Wednesday, August 26, 2009

The MacGuffin

We all want it, but we can't all have it. The MacGuffin is a term that Hitchcock used to refer to a physical element in stories that drives the plot forward. According to him, in a crook story it is usually the necklace and in a spy story it is usually the papers. If you watch television during the eighties then you know that the MacGuffin was often the disk. On those shows it seems like everyone was storing their most valuable secrets on 3.5" floppy disks. Whoever could find the disk first is the person who could use it for personal gain. The villain could use it to blackmail someone or the detective could use it to save the girl.

 

The great thing about a MacGuffin is that there is only one. It doesn’t really matter what it is, but everyone wants it and only one person can have it. This puts the characters at odds with each other, creating the conflict that makes the story interesting. Unlike the non-physical plot elements, such as the role in a play, there is no room for compromise among the characters. Either a person has the MacGuffin or he doesn’t. If the MacGuffin is a painting, then one person might want it to hang on his wall at home. Another person might want it for a museum, so that everyone may enjoy it. And yet another person might want to destroy it because it reveals his crime. If we do nothing but let these three characters search for the MacGuffin,  they will encounter each other and be at odds with each other throughout the plot.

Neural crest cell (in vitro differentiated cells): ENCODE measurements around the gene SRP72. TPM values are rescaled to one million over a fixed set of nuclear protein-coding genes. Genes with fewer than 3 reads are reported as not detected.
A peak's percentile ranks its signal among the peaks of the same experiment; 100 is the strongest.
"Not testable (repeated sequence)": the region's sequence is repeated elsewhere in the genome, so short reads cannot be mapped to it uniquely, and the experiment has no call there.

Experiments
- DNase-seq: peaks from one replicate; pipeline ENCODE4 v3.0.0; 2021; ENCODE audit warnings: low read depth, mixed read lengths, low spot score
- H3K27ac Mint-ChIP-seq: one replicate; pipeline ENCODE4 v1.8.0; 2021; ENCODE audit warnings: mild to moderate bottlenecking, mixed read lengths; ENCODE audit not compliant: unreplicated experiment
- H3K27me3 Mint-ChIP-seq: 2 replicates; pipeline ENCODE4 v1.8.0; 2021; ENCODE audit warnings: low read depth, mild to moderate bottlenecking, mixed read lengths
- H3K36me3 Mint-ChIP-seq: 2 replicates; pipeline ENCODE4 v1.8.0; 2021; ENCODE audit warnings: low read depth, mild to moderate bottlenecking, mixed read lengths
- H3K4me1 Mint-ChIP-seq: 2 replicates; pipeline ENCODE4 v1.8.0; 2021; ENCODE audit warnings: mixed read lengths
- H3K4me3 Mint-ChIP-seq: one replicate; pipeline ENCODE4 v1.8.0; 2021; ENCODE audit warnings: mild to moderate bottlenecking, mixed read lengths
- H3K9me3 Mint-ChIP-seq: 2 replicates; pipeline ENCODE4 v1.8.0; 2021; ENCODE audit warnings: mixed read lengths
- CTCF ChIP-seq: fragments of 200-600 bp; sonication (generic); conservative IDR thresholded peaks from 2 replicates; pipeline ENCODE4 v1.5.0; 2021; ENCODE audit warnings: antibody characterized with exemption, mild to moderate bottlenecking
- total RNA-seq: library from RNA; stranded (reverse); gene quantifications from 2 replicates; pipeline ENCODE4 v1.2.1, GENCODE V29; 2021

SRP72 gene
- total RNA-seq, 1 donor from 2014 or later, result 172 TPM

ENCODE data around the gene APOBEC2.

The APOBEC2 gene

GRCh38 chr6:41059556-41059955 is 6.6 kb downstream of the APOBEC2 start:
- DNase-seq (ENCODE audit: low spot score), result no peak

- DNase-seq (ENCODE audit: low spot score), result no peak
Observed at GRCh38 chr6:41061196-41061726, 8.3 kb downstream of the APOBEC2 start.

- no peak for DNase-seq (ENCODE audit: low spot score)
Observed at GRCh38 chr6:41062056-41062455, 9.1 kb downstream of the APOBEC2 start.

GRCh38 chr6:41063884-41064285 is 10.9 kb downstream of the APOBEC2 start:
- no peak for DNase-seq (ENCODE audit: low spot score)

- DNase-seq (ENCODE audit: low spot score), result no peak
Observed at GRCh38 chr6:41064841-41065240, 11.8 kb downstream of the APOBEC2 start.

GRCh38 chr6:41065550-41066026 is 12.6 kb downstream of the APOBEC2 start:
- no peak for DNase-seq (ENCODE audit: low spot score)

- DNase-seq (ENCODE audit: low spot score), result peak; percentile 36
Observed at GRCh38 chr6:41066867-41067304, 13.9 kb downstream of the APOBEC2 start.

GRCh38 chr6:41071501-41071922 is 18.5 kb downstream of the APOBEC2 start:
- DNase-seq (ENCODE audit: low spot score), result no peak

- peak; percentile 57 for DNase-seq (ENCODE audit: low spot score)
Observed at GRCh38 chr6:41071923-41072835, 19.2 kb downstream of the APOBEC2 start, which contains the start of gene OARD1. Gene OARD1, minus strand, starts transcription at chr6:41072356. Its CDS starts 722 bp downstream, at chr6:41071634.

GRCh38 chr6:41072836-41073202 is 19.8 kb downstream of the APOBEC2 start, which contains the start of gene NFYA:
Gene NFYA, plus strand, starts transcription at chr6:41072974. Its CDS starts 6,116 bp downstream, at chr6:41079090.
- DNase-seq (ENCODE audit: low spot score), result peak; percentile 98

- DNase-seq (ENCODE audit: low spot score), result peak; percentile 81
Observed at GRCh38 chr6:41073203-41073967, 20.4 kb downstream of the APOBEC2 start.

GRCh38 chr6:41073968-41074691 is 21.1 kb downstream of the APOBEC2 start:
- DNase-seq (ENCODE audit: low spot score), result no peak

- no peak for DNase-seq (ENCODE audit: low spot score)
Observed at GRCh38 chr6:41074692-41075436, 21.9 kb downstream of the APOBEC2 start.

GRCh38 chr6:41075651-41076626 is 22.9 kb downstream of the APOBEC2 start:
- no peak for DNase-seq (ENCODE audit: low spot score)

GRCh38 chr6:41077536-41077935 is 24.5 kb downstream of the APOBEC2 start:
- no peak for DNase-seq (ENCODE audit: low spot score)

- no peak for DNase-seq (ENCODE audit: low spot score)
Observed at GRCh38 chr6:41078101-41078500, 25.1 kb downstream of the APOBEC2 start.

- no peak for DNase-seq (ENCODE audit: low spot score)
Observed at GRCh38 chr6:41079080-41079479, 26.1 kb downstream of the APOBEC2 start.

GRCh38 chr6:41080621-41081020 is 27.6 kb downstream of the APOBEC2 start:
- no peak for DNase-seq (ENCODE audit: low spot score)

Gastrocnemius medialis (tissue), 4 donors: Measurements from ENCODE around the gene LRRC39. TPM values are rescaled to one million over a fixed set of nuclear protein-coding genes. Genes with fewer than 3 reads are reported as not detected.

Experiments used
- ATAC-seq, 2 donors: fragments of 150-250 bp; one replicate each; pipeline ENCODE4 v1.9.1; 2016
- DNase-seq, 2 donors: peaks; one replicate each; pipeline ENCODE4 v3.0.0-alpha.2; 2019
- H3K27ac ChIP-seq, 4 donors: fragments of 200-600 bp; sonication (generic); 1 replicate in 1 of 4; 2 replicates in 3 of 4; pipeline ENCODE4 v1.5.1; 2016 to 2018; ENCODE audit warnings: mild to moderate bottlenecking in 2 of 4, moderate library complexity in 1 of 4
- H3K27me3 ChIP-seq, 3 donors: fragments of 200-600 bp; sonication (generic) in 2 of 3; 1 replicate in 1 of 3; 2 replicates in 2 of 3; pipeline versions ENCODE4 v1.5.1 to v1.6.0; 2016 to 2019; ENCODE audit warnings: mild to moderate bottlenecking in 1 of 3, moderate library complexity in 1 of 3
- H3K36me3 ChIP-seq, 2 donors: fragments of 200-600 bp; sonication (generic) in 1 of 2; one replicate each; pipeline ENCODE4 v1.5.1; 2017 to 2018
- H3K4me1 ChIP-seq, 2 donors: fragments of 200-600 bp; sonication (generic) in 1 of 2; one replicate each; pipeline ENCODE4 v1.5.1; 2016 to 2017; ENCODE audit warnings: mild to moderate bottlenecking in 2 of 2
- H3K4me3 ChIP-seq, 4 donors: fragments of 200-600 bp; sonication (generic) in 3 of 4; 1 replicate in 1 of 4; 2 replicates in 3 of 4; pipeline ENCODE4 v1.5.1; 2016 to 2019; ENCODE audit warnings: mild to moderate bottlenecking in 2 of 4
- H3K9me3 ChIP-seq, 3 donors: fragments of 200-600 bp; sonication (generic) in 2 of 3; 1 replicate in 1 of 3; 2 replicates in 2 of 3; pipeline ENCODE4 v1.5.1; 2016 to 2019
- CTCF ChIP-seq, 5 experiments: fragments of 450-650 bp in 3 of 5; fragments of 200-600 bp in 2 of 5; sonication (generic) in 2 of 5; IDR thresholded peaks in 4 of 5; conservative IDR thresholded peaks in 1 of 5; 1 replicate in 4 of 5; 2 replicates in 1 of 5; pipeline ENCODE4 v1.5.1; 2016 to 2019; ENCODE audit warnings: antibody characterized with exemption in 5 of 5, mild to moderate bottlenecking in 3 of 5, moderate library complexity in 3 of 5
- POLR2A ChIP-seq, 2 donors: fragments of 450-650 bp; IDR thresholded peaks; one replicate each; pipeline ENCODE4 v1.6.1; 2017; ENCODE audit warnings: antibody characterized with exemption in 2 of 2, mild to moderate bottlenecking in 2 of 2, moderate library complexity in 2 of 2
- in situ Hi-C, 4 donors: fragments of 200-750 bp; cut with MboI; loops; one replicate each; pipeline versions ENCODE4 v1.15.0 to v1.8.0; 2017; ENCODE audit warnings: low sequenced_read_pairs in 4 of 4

3 comments :

yarnbuck said...

MacGuffin? Well, now that you name it, I can see it in a lot of places. And maybe I can put it in a few more. Thanks!

Lady Glamis said...

Oh, wow, I've never heard of this before, but this is an awesome concept. I have a MacGuffin in my current spy story, but it doesn't come into play until halfway through the book, and it's not a huge deal - but it does move the plot forward. And guess what? It's a briefcase full of papers. Wow, that sounds cliched. Hmmm.

Timothy Fish said...

Sometimes, knowing what to call something is half the battle.

Lady Glamis, I don't see a brief case full of papers being a cliche as a MacGuffin, as long as it fits the story.